So it seems this anonymous critic, in pinpointing the emotional heft of 45 Years, served as a useful catalyst for me to reflect on the clingy pervasiveness of slow processing which leads to most films hanging around my head for several days or more. On most occasions, this is something I don’t mind; typically, it’s like sifting through sand for a glistening brooch or shell, something that’s going on while I walk, cycle, cook, parent. Frequently, it’s something that occurs while I’m not even aware and a palpable sensation of dawning realisation and clarity will bloom. Knowing no way other of being, I’m used to the slow percolation of my own thoughts – drip, drip, drip – until the initial warm glow of an emotional response transmutes into a tangible response I can grasp and discuss.
In conclusion, the claggy irritation I felt at letting slip a reference passed eventually. Of course, Kate and Geoff still cast long shadows in my mind. Moving forward, I intend to read the original source text, ‘In Another Country’, a 12 page story by David Constantine. Furthermore, I am curious to watch Haigh’s earlier companion film ‘Weekend’. Life is about making sense of many parts, joining up the dots. I like to think of myself as an astronomer of ideas, slowly, carefully picking out the illuminating constellations.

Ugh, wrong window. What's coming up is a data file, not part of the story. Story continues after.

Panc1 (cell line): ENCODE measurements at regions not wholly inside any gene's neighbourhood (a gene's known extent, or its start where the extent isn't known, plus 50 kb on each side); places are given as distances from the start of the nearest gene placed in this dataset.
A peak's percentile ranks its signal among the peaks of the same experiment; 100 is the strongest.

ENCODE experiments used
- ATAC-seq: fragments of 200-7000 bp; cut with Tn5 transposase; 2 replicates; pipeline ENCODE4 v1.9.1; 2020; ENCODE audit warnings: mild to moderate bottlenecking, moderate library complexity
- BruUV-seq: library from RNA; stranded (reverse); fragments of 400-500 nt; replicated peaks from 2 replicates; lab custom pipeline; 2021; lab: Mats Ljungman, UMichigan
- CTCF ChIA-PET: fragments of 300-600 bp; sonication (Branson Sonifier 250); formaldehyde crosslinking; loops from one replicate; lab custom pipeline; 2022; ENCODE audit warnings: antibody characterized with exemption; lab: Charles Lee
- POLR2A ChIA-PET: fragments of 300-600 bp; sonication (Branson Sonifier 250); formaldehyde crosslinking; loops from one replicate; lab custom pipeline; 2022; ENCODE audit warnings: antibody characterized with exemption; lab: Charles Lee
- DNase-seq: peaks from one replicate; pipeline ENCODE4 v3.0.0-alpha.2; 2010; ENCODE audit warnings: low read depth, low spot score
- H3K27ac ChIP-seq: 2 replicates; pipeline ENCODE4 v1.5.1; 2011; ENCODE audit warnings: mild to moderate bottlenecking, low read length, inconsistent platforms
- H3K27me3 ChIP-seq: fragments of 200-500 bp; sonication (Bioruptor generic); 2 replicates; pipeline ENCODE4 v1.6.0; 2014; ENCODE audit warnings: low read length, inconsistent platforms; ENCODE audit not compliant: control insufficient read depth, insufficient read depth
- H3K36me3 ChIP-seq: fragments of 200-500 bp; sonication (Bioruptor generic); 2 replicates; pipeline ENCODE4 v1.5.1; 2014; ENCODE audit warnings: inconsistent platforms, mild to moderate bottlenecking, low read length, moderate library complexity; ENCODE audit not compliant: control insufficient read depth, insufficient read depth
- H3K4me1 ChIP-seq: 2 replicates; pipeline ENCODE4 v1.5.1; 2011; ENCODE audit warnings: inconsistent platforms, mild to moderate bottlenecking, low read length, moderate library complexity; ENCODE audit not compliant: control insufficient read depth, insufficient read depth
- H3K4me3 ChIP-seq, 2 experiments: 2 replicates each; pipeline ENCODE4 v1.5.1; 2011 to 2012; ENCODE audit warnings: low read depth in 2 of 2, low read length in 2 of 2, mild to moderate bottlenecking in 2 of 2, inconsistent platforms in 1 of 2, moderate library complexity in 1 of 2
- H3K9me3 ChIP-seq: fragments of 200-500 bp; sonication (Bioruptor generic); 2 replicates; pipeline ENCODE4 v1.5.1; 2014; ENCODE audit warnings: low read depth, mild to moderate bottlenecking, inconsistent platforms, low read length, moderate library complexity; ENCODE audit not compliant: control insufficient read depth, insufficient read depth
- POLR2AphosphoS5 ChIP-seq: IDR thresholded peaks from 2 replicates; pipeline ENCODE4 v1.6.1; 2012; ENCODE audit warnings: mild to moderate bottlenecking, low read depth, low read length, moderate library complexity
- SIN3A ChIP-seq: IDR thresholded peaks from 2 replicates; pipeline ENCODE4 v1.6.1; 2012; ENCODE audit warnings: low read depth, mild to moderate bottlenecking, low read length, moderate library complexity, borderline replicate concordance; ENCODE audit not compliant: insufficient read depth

Following 45 Years later, I was vulnerable. Emotional icebergs were shifting at a glacial pace through my subconscious: love lost, grief, a body of memories stretching a lifetime. It was against this backdrop that Netflix’s peculiar algorithm saw fit to offer me The Skeleton Twins. A shockingly good film, The Skeleton Twins explores suicide like a kitten playing with wool, in joyful clawed pounces. It jumps in at the deep end: immediately, the viewer is confronted by Maggie (Kristen Wiig) clutching enough pills to guarantee at least a stomach pump. On the opposite coast, twin brother Milo (Bill Hader) drunkenly cranks up the stereo then in an unseen act he sends blood blooming through bath water.